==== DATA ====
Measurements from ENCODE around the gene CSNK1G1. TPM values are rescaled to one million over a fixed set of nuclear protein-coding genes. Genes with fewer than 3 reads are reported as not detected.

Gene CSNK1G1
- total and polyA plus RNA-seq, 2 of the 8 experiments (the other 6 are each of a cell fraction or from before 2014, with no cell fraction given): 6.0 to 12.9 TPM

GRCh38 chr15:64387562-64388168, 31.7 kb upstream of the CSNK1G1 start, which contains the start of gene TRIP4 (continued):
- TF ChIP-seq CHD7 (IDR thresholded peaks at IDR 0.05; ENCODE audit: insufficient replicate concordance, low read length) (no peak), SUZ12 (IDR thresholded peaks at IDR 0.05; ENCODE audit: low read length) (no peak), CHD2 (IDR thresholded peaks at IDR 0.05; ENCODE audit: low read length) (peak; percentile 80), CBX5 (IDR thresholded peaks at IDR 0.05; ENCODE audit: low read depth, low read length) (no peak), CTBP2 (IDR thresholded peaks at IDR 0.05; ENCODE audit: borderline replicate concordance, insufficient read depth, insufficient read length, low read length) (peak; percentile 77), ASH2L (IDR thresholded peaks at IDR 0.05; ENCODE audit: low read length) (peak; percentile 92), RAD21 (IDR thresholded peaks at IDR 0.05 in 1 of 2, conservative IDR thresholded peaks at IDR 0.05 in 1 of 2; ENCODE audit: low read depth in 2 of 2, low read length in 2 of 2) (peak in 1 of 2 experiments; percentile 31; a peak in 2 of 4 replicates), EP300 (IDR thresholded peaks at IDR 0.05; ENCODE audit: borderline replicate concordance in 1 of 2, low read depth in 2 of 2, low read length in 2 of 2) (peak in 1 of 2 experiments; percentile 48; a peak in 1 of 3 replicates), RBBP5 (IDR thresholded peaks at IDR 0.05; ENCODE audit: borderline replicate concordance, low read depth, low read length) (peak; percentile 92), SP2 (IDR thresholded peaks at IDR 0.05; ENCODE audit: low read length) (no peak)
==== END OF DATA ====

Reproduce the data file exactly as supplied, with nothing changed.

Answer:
Measurements from ENCODE around the gene CSNK1G1. TPM values are rescaled to one million over a fixed set of nuclear protein-coding genes. Genes with fewer than 3 reads are reported as not detected.

Gene CSNK1G1
- total and polyA plus RNA-seq, 2 of the 8 experiments (the other 6 are each of a cell fraction or from before 2014, with no cell fraction given): 6.0 to 12.9 TPM

GRCh38 chr15:64387562-64388168, 31.7 kb upstream of the CSNK1G1 start, which contains the start of gene TRIP4 (continued):
- TF ChIP-seq CHD7 (IDR thresholded peaks at IDR 0.05; ENCODE audit: insufficient replicate concordance, low read length) (no peak), SUZ12 (IDR thresholded peaks at IDR 0.05; ENCODE audit: low read length) (no peak), CHD2 (IDR thresholded peaks at IDR 0.05; ENCODE audit: low read length) (peak; percentile 80), CBX5 (IDR thresholded peaks at IDR 0.05; ENCODE audit: low read depth, low read length) (no peak), CTBP2 (IDR thresholded peaks at IDR 0.05; ENCODE audit: borderline replicate concordance, insufficient read depth, insufficient read length, low read length) (peak; percentile 77), ASH2L (IDR thresholded peaks at IDR 0.05; ENCODE audit: low read length) (peak; percentile 92), RAD21 (IDR thresholded peaks at IDR 0.05 in 1 of 2, conservative IDR thresholded peaks at IDR 0.05 in 1 of 2; ENCODE audit: low read depth in 2 of 2, low read length in 2 of 2) (peak in 1 of 2 experiments; percentile 31; a peak in 2 of 4 replicates), EP300 (IDR thresholded peaks at IDR 0.05; ENCODE audit: borderline replicate concordance in 1 of 2, low read depth in 2 of 2, low read length in 2 of 2) (peak in 1 of 2 experiments; percentile 48; a peak in 1 of 3 replicates), RBBP5 (IDR thresholded peaks at IDR 0.05; ENCODE audit: borderline replicate concordance, low read depth, low read length) (peak; percentile 92), SP2 (IDR thresholded peaks at IDR 0.05; ENCODE audit: low read length) (no peak)